“Would you like to have a bone marrow biopsy today or tomorrow?” These are the only words I remember coming from the oncologist who I had just met in the emergency department (ED).
I was in my second year of medical school and just 24 years old when I was thrust into this unforeseen journey and diagnosed with cancer. When I walked into the ED, I had no idea the fever, nausea, and vomiting I had come in with wasn’t the “flu,” the bruises all over my legs weren’t just from my puppy, and the extreme fatigue I had been experiencing wasn’t from slogging my way through finals week. I had a bone marrow biopsy that very day, and suddenly my carefully charted path was derailed by the overwhelming reality of being diagnosed with acute promyelocytic leukemia (APL).
I spent the next several weeks fighting to survive and witnessing the profound impact my diagnosis had on my family. Their unwavering support became an integral part of my journey, opening my eyes to the reality that cancer doesn’t merely affect an individual; it transforms the entire family dynamic.
I was wholly unprepared for how to navigate a cancer diagnosis in my 20s. How was this going to impact my relationships? What impact would this have on my ability to accomplish all I had hoped to? Would we be able to pay all the medical bills as they added up? What would happen to my self-esteem and body-image? Were there other young people with cancer? If so, where were they? No one had all the answers.
Fortunately, the chemotherapy worked — I did “survive,” and I spent the next 2 years intermittently on treatment working my way back to the life I had before cancer that I so desperately hoped was still waiting. One year off medical school wasn’t that long, right? The “chemo brain” would go away eventually. It had to. I had rehabilitated major injuries as a collegiate gymnast. Recovery would be like that. Wouldn’t it? The grit, resiliency, and tenacity that got me a college scholarship for gymnastics pushed me to keep working to get my life back on track. I returned to school stubbornly committed to becoming an orthopedic surgeon just like I had planned since I was a kid. Back to the map and plan I knew.
Shifting My Path
During medical school rotations, my oncologist subtly nudged me towards a career in oncology, believing my experience as a survivor would bring invaluable empathy to patient care. At first, I hesitated, grappling with the notion of immersing myself daily in an environment that reminded me of my mortality.
However, encountering patients who mirrored my own struggles gradually shifted my perspective. I realized the potential to use my experience as a cancer patient as a source of education, healing, and inspiration for others battling cancer. Witnessing the resilience and dreams of fellow survivors sparked a realization: this was my purpose.
The transition from a young adult leukemia survivor to an aspiring oncologist was not a simple pivot; it was an evolution. My journey, from navigating the unknowns of cancer treatment to finding a newfound purpose in advocating for adolescent and young adult (AYA) patients embodies a transformation fueled by resilience and empathy. As a survivor for 17 years now, I vividly recall the challenges of feeling isolated, the fear of recurrence, and the struggle to navigate life after cancer. It is this firsthand understanding that fuels my commitment to providing compassionate care and support to my patients today.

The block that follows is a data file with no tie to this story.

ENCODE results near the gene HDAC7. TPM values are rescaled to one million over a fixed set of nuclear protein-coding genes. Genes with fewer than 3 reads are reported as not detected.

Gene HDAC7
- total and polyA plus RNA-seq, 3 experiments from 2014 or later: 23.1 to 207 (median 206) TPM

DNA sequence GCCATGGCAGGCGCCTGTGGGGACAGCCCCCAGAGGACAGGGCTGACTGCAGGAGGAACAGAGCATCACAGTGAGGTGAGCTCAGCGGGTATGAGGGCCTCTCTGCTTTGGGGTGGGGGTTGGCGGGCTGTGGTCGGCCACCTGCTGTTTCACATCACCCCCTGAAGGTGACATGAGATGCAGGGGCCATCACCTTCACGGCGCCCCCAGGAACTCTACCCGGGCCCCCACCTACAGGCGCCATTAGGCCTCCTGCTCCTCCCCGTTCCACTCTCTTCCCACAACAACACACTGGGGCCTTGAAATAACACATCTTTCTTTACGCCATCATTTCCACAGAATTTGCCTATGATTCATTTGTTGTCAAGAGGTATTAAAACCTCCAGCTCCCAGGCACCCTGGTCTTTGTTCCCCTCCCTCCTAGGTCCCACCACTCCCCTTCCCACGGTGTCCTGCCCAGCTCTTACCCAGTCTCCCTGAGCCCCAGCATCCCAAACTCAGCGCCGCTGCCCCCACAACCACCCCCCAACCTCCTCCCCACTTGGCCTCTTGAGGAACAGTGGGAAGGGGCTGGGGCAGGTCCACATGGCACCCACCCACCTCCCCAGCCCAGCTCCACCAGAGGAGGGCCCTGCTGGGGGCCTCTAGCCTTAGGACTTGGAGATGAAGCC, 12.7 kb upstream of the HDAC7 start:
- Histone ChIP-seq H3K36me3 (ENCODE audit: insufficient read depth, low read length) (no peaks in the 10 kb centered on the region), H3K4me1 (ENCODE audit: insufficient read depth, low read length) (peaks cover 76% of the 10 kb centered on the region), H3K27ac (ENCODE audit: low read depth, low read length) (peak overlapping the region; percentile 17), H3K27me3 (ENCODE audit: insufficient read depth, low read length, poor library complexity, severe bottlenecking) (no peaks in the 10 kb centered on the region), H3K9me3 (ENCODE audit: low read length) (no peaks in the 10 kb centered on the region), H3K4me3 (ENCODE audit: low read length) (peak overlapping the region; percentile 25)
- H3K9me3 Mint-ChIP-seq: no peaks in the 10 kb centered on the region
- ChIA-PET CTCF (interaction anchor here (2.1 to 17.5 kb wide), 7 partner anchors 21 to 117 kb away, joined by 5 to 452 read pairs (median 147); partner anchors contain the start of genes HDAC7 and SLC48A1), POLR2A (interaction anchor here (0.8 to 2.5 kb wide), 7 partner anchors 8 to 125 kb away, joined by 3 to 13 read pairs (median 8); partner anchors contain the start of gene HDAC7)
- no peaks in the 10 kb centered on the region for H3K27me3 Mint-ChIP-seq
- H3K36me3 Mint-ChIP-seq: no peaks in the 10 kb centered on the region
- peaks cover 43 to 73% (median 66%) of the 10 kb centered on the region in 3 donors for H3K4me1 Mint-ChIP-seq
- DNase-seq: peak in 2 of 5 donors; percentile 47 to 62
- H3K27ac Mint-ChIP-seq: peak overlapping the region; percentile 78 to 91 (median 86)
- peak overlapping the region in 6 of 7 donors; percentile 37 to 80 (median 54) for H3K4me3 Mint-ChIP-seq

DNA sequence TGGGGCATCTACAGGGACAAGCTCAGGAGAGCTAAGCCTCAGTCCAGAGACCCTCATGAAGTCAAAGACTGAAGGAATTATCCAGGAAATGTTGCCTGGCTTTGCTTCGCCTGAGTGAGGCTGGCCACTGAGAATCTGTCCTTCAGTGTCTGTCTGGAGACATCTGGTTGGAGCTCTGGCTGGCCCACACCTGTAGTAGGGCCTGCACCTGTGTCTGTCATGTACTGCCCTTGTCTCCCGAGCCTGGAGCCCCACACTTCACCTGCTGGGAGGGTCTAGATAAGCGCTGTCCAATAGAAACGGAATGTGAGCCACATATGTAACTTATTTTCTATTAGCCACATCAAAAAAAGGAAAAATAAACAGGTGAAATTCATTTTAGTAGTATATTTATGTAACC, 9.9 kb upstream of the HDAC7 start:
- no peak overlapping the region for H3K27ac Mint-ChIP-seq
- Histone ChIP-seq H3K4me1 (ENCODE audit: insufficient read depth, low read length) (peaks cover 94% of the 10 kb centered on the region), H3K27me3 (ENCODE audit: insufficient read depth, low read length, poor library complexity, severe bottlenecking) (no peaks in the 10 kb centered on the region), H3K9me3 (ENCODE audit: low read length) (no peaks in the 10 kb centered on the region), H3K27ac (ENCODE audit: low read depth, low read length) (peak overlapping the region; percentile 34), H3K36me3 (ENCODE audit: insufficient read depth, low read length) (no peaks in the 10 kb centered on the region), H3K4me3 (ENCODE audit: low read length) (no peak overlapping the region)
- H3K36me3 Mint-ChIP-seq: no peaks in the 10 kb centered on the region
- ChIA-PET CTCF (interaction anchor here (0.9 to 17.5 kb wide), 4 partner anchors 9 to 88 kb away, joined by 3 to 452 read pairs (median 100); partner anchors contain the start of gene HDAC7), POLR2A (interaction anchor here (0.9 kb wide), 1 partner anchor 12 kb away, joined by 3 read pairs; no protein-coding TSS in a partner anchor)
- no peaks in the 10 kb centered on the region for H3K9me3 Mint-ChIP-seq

Empathy in Action
My experience as a young adult cancer patient profoundly shapes how I approach caring for my patients today. It’s in the nuanced understanding of their lives beyond their illness that I find the keys to truly impactful care. Appreciating the significance of their support system, their commitments, and the obstacles they face in accessing treatment is integral to my approach.
Drawing from my own experience as a high-level competitive athlete, I empathize with the silent resilience ingrained in pushing physical limits, a trait I frequently encounter in other athletes, first responders, and military personnel. Recognizing the unique challenges of survivorship, especially for AYA patients — whether it be concerns about achieving life milestones, facing fertility issues, financial strain, or feeling isolated from their peers — guides my focus. It’s about seeing them as individuals beyond their cancer diagnosis, easing their worries, and instilling confidence in their medical team and plan.
Understanding the psychological impact of a cancer diagnosis and treatment is as crucial as addressing the medical aspect. Together we navigate the complexities of losing control, acknowledge the realities of PTSD (and possibility for post-traumatic growth), and address the often-overlooked burden of survivorship guilt. My aim is comprehensive care, not just the medical piece but holistic support that acknowledges the multifaceted layers of my patients’ experiences.
This commitment to compassionate care has motivated me to advocate for better support for young cancer patients. Recognizing the gaps I experienced firsthand, I have been granted the opportunity to spearhead the development of an AYA cancer program at Mayo Clinic. While there is no prescribed path for such an endeavor, my history of navigating uncharted territory and emerging stronger lends itself to this mission. My story of survival fuels the fire to ensure that every young adult facing cancer finds community, can navigate their way through the challenges, can emerge resilient, and can redefine what it means to thrive beyond illness.
Allison Rosenthal, DO, is a lymphoma specialist and medical director of the Adolescent and Young Adult (AYA) Cancer Program at Mayo Clinic in Phoenix.